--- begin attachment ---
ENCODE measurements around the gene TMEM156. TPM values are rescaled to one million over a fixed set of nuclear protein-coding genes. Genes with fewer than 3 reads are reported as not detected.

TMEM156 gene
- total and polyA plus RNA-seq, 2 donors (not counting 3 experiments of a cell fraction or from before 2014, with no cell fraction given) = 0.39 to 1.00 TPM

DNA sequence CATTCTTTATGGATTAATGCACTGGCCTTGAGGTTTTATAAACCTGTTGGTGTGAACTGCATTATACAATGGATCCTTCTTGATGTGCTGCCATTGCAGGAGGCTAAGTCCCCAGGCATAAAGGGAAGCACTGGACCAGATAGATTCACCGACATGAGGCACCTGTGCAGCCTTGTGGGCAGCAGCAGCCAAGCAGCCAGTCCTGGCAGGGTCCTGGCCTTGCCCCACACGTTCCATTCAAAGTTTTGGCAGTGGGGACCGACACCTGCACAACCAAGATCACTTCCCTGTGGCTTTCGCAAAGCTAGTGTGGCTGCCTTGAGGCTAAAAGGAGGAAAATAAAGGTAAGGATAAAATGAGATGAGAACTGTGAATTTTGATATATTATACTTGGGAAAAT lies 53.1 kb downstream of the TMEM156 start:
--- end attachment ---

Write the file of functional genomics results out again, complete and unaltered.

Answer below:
ENCODE measurements around the gene TMEM156. TPM values are rescaled to one million over a fixed set of nuclear protein-coding genes. Genes with fewer than 3 reads are reported as not detected.

TMEM156 gene
- total and polyA plus RNA-seq, 2 donors (not counting 3 experiments of a cell fraction or from before 2014, with no cell fraction given) = 0.39 to 1.00 TPM

DNA sequence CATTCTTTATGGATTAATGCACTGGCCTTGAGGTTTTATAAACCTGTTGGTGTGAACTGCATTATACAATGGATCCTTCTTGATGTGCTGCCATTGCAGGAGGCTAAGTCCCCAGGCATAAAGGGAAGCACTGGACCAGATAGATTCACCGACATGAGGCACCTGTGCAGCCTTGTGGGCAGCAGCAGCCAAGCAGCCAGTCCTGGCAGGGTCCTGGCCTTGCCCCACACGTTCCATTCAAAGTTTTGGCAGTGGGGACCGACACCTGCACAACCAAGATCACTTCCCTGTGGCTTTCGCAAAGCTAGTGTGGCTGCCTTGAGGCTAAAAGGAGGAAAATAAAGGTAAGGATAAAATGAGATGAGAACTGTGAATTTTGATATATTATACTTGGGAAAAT lies 53.1 kb downstream of the TMEM156 start: